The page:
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The BHA's Ufi Ibrahim: What the Government must do for hospitality businesses

1 commentBy Luke Nicholls , 12-Sep-2012

Related topics: Business, People, Legislation, Tourism, Restaurants, Hotels, Pubs & Bars

With Hugh Robertson promoted to the role of Minister for Sport and Tourism in last week’s Cabinet reshuffle, the British Hospitality Association’s chief executive Ufi Ibrahim insists there are still ‘critical barriers to growth’ which must be removed by Government in order for the industry to prosper.

With Hugh Robertson promoted to the role of Minister for Sport and Tourism in last week’s Cabinet reshuffle, the British Hospitality Association’s chief executive Ufi Ibrahim insists there are still ‘critical barriers to growth’ which must be removed by Government in order for the industry to prosper.

In a wide-ranging, exclusive video interview with BigHospitality, Ibrahim pointed out that, while the Government is offering a helping hand in some areas such as marketing, more attention must be placed on visa requirements, air passenger duty tax and ‘uncompetitive’ rates of VAT.

She said: “Marketing is important but you can spend millions and millions of pounds marketing your destination, but unless you actually make it easy for people to actually access the country – let’s take Chinese visitors for example – if they can’t access the country because of bureaucratic visa requirements, then we’re uncompetitive.

“In terms of Government doing more for this sector, I think as much of the attention which is being given to marketing the destination, there has to be the same level of attention given to policies which are acting as barriers to accessibility for visitors coming in and also looking at our price competitiveness where we are affected by an uncompetitive rate of VAT, coupled with air passenger duty tax which really affects our demand for the sector.”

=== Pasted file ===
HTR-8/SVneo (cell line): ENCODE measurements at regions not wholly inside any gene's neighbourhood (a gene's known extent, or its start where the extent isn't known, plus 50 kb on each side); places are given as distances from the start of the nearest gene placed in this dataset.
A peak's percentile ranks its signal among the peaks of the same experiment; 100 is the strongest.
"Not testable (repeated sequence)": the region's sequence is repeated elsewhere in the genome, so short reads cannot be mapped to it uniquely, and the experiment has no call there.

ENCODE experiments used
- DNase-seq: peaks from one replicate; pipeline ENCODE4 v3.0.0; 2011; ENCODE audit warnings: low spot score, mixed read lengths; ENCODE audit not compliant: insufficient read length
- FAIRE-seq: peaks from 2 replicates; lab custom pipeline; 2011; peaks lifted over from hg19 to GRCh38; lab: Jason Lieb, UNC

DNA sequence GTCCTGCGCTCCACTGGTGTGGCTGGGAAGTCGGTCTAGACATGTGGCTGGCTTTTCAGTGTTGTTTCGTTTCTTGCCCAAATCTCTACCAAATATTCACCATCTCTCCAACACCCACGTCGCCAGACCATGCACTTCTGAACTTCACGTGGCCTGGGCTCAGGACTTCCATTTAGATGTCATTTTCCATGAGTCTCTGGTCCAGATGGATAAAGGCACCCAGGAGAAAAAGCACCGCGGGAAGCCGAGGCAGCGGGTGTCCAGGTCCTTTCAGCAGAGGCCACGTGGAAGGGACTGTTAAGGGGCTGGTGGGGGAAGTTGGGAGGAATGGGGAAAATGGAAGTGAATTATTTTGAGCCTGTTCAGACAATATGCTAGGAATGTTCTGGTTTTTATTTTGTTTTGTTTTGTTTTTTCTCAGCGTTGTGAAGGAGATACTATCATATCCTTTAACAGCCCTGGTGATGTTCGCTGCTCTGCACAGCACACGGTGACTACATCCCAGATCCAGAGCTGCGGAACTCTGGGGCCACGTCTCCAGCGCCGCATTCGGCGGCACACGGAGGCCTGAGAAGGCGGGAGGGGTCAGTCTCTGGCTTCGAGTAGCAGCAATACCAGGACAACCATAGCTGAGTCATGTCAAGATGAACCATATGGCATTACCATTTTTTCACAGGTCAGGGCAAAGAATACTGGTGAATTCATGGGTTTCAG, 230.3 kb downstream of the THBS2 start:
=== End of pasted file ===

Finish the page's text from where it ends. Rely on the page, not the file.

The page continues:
She also reinstated her views expressed at industry event The Big Conversation earlier in the year; that the Government and businesses must work together to better support apprentices, tackle youth unemployment and structure work experience placements more effectively.

No VAT cut…

Just over a month ago, BigHospitality spoke to former Tourism Minister Penrose in this exclusive  video interview. Penrose ruled out making a VAT cut for the hospitality industry a long-term ambition for the Government and said that businesses still need to show why a cut would be so beneficial.

He added that the Treasury receives a number of professional proposals from various industries promising 'jam tomorrow' if they receive a tax cut. He also argued the hospitality industry was yet to show the Chancellor why its cut was different and would be more beneficial to the wider economy than other sectors also lobbying for tax relief.

In her response to Penrose’s comments, Ibrahim added: “There are many factors of our businesses which we have control over directly – but there are other things which affect our businesses and the ability for our businesses to be successful or not successful, such as policy, regulation, visa policy, investment in airport and marketing – a series of regulations which absolutely affect our ability to move forward within a globally competitive market.”

Moving forward

Ibrahim concluded the interview with her own set of top tips for hospitality businesses going forward after the mega-events of 2012.

  • Don’t miss out
  • Get engaged
  • Make sure that you're playing your role

“It will be the collective efforts of every single individual and business that will make the difference,” she said.

1 comment (Comments are now closed)

Bribery act

i keep being told by event and corporate hospitallity companies that the Bribery act is hoding back Their clients from holding hospitallity events. the act says providing reasonable and proportionate hospitallity is fine but in the case studies it quotes the need to risk asses, document and value hospitallity also train staff, write up company rules publish a statement of transparency and conformity .None of which sound like an incentive to entertain clients, future customers and business partners to me. so the hotel and restaurant sector suffers as does the treasury with loss of vat and tax returns. The act was never meant to apply in this way but it is having an effect on our industry sector

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Posted by Brian Bracken
19 September 2012 | 13h07

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